*Hearts iconoclast already*
This is actually a really good question, and I have to admit that I'm drawing on my paper-writing/journalism experience to answer it, because forming a good philosophical question is, to my mind, just the same as forming a good question of any other sort.
(Oh, iconoclast, you forgot to add that we have to add plenty of caveats, on the 'off' chance we're wrong about something...
So I suppose it depends on from angle one is coming from. I'll assume that we're 'advising' someone who has a vague idea that they have a question about something philosophical, but nothing much more than that.
I'd say the process goes something like this:
1) Inkling that something is not as one had presumed.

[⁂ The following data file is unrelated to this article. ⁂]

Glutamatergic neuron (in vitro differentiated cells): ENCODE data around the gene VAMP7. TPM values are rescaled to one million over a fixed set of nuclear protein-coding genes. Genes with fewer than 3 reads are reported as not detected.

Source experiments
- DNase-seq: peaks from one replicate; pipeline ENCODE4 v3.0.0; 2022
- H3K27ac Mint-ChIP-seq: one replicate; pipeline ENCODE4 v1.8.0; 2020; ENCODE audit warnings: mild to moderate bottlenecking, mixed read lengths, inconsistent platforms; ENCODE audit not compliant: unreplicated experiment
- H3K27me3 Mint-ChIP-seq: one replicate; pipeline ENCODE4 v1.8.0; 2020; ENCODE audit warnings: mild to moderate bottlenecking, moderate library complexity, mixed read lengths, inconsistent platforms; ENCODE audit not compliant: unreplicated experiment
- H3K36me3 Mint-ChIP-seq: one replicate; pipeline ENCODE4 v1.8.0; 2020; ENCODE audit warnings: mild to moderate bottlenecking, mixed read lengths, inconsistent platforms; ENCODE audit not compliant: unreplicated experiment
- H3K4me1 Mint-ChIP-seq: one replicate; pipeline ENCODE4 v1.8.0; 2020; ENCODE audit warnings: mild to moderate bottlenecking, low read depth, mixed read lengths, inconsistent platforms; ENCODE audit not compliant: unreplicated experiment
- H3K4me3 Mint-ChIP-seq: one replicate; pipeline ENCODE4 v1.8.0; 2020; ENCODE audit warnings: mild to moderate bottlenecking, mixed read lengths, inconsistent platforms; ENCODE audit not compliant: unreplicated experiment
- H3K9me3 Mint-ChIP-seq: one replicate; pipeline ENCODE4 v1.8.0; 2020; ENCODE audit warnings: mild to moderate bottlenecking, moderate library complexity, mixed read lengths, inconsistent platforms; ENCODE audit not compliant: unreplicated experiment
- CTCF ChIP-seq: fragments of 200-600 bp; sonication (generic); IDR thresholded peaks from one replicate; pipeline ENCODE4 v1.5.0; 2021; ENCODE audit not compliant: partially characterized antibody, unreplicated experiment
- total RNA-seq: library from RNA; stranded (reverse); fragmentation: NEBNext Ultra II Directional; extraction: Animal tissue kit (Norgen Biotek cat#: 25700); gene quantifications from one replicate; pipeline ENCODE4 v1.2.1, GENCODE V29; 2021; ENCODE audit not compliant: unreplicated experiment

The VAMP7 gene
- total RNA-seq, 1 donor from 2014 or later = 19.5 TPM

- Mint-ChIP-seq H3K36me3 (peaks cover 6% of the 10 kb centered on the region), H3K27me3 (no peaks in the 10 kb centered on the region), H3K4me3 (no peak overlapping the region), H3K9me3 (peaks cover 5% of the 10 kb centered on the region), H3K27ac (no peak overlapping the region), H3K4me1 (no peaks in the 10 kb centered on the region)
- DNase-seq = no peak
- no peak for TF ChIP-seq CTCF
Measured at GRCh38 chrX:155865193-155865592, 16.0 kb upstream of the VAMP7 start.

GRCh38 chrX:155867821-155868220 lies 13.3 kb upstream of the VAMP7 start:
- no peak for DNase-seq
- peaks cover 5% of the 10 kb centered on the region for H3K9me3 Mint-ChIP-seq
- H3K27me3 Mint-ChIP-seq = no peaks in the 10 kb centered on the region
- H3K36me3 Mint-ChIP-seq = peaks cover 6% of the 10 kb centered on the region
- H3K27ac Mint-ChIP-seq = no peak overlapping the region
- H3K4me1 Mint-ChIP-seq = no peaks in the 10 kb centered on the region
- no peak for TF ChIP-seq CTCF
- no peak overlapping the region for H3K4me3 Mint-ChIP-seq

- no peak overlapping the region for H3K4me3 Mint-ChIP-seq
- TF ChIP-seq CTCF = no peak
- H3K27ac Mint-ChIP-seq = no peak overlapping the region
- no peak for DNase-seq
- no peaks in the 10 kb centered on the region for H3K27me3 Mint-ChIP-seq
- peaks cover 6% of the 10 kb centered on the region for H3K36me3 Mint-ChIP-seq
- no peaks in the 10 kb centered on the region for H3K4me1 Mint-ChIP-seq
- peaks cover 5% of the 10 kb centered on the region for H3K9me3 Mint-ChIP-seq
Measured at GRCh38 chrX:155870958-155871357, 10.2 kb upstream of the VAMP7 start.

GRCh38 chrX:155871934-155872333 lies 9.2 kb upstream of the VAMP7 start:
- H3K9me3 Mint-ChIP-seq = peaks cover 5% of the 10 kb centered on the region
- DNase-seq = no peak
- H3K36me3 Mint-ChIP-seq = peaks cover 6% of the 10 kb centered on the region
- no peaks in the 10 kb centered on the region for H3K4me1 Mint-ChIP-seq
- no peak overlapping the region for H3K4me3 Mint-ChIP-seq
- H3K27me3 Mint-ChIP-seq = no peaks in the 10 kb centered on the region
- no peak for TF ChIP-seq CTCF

2) meditate on said inkling, determining what its nature is.
3) Pin down what happened/what one heard that caused one to question one's position (helps in the information gathering process).
4) Ask oneself, "What is it that I'm confused/concerned about?" and answer using as many precise words as possible
5) At this point it's a matter of turning it around making the question as precise as one can for one's purposes. For example, it's one thing to ask "Is there a God?" (unanswerable and not much of a conversation starter, really...to vague) and quite another to ask "If there is a God, and that god is an omnipotent, benevolent being, what would have to be true about the world and that being?" (gives plenty of parameters for discussion and gives us something firm to work with with regards to actually finding some answers. Maybe not the answer to life, the world and everything, but maybe we'll have a better idea at the end of the discussion when a benevolent, omnipotent being is a being we ourselves can believe may exist).
To summarize, I guess, the goal in forming a philosophical question is to make it as precise as possible, giving it parameters to work within and something firm to discuss.